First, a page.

- The Washington Times - Thursday, March 11, 2004

Militant Basque separatists have proven over the decades they are ready to kill to preserve their unique language and culture, but yesterday’s deadly Madrid attacks would mark a sharp break with past practice.

Spanish authorities immediately named the violent Basque terrorist group ETA as the prime suspect in the bombings. But the discovery of a stolen van containing detonators and Islamic literature late yesterday raised the possibility of al Qaeda or Islamic fundamentalist involvement.

ETA — “Euskadi Ta Azkatasuna” in the unique Basque tongue — stands for “Basque Homeland and Freedom.” The group came into being in 1958 as a student resistance movement to former Spanish dictator Francisco Franco, who tried to centralize political control in Madrid by suppressing the Basque culture and imprisoning its leading political and intellectual figures.

Violent resistance began a decade later, persisting despite the establishment of democracy in Spain in the mid-1970s. The ETA has been blamed for more than 800 deaths over the past three decades.

Joseba Zulaika, an anthropologist at the Center for Basque Studies at the University of Nevada at Reno, said yesterday’s attack did not fit the pattern of past ETA operations, and would likely prove politically counterproductive even among ETA sympathizers in Spain’s Basque provinces.

“ETA has never targeted innocent bystanders on this kind of scale before,” he said, noting that the majority of the terrorist victims in past attacks had either been federal police officers or politicians opposed to Basque independence.

“As a political act, this would be folly, even among those Basques who are ready to support ETA,” he said.

But Spanish politicians and experts said they still believe ETA was responsible, mainly because the explosives used yesterday were of the same variety as a cache found two weeks ago in a vehicle carrying two admitted ETA cadres.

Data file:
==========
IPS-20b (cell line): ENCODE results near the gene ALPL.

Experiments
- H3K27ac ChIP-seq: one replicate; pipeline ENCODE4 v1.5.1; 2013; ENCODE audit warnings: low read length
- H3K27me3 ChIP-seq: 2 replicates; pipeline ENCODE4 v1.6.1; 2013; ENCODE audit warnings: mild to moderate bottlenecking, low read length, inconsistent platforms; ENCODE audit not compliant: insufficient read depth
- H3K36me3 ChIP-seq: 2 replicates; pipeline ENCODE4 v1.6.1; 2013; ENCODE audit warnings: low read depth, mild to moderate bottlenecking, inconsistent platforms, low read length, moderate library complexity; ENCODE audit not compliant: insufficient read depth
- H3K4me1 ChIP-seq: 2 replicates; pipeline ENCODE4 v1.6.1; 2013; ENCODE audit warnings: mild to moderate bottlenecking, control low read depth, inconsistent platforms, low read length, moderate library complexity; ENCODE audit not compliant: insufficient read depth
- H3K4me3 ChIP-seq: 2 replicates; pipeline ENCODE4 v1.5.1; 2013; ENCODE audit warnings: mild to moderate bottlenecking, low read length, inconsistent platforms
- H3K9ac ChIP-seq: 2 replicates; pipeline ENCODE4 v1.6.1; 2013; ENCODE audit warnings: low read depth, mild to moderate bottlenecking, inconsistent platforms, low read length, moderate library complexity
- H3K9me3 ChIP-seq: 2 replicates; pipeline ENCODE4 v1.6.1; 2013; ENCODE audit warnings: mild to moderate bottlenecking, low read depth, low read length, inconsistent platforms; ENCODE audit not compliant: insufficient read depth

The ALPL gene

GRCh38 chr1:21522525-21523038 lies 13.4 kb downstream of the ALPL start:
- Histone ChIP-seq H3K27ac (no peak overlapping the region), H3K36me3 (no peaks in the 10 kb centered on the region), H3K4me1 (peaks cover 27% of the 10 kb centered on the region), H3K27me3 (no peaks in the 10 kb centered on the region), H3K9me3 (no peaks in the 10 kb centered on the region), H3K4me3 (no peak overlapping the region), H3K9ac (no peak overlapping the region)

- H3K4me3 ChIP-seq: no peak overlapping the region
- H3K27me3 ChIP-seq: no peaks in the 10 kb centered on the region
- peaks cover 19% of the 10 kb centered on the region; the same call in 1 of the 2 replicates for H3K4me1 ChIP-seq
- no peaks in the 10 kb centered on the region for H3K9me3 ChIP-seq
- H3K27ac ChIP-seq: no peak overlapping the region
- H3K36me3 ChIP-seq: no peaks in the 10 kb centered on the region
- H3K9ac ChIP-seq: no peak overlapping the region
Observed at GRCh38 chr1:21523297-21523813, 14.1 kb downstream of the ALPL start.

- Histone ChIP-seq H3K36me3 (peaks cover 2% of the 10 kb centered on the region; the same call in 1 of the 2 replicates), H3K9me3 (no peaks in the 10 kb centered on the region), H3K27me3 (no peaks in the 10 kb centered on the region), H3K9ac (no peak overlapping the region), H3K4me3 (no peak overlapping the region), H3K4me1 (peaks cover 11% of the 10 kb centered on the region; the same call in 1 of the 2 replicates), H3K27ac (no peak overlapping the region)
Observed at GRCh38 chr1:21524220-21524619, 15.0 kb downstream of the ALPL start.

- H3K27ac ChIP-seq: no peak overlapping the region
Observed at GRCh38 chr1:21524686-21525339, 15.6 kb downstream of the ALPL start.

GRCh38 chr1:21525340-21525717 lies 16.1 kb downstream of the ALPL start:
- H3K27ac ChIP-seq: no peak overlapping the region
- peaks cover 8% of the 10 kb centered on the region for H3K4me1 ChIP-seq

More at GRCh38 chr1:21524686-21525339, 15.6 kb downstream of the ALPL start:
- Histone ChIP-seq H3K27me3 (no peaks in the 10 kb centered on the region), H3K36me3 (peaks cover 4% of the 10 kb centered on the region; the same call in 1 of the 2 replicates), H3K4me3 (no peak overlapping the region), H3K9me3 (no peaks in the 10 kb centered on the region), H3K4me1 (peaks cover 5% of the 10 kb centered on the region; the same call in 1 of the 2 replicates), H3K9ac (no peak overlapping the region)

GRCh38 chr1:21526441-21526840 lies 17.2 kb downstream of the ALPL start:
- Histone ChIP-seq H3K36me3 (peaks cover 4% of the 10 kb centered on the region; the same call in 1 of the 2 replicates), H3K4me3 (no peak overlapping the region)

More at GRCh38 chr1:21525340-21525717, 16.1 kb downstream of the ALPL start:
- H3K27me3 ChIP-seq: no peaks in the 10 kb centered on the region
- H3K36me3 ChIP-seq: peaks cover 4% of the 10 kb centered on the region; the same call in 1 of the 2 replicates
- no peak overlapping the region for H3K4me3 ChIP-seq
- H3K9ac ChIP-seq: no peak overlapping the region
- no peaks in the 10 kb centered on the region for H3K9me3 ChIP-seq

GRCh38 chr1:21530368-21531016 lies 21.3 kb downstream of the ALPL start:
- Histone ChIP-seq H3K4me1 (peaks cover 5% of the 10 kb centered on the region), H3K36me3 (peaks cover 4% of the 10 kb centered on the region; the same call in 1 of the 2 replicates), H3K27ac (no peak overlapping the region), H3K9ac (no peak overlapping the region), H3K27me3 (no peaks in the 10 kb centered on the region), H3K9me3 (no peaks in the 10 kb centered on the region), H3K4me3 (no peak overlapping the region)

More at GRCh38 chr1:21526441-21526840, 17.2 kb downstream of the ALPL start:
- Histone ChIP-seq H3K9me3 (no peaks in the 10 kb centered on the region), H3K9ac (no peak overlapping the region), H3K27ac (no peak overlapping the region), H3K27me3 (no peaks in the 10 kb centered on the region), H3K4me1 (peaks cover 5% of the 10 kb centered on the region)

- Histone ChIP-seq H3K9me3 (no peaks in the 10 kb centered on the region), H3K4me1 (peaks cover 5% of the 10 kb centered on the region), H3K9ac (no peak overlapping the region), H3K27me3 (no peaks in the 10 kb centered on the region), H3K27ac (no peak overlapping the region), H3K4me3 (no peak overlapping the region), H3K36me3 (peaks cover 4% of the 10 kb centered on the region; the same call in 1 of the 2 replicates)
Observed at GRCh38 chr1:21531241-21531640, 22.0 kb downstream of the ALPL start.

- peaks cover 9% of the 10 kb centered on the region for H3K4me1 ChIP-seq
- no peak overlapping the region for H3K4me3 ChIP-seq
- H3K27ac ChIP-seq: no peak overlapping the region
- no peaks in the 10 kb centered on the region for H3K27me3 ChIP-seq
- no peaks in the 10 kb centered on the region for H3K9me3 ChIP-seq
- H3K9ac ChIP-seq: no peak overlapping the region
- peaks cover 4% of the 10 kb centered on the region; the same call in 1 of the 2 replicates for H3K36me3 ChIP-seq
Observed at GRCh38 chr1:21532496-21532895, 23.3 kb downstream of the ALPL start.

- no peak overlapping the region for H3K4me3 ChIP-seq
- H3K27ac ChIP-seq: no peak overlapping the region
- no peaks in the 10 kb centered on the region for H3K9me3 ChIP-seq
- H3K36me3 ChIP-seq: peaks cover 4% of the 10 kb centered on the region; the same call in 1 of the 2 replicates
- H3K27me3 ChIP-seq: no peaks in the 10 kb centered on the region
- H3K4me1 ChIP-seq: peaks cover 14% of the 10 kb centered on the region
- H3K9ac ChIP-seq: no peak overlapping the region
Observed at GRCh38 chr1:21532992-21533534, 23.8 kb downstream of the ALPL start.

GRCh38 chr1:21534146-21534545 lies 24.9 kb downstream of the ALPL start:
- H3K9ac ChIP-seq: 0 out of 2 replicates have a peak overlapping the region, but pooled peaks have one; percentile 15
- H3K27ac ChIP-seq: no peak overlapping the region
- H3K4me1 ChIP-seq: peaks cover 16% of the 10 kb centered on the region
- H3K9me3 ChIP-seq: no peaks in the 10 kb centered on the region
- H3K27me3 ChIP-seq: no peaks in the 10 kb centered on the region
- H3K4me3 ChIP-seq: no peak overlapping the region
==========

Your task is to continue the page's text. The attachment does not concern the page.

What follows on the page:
The two men, identified to The Washington Times as Irkus Badillo and Gorka Vidal, both 28, are Basques and belong to families known to have a long history of involvement with ETA.

Andrew Garfield, an expert from the International Center for Security Analysis in London, conceded that the ETA usually has been more discriminate in its killings, but said this had been purely for pragmatic reasons.

“In the past these groups have done a very cynical cost-benefit analysis: Will this further our cause, or alienate us from our own support base?” he said.

“If they have determined that they will gain what they want by carrying out these attacks, they can do so as well as, if not better than, al Qaeda.”

In Washington, a U.S. counterterrorism official said it was too soon to say for sure who carried out the bombing.

“If it was an ETA operation, this is a much larger scale attack than what they’ve conducted previously,” the official said. But the claim of responsibility by al Qaeda is suspect, the official said, because the group is not know for issuing statements after its attacks.

“We’re not ruling out” an al Qaeda link to the blast, the official said. “U.S. intelligence is exploring the possibility it was done by al Qaeda, at this point.”

ETA attacks, which at their peak in the 1970s killed more than 100 people a year, have fallen off in recent years. The government of Spanish Prime Minister Jose Maria Aznar, which has boasted of its hard line against Basque separatism in the run-up to Sunday’s parliamentary elections, said ETA attacks killed only three persons last year.

But Richard Evans, an analyst with London-based Jane’s Terrorism and Insurgency Center, said there is little doubt ETA has the “engineering expertise” to carry out the coordinated bomb blasts in Madrid.

Basque operatives have received technical assistance from the Provisional Irish Republican Army, as well as foreign training over the years in Libya, South Yemen, Lebanon and Nicaragua. Some experts yesterday raised the possibility that the ETA could also be receiving assistance from al Qaeda.

ETA in recent years has moved to a decentralized operation, with cells of four members or fewer manned by younger ETA operatives not known to French or Spanish investigators, according to Mr. Evans. Younger, more radical cadres may have moved into positions of responsibility as authorities arrested many of ETA’s older leaders in recent years.

In one sense, the violent resistance to outside control repeats an ancient pattern for the Basques, a linguistic and ethnic island in the Indo-European sea that dominates Europe today.

Described as Europe’s “oldest nation,” Basques speak a tongue completely unrelated to any other European language. They are physically distinct from their French and Spanish neighbors, and have the highest concentration of type O blood in the world.

They have distinctive farm tools and cuisine, and have developed their own special breeds of cow, sheep and pig.

Basques tolerated Roman rule — the Basque city of Pamplona derives its name from the Roman general Pompey — but fiercely resisted subsequent forces, from Visigoths and Muslims in the post-Roman era to Napoleon and Franco in modern times.

Bill Gertz contributed to this report.

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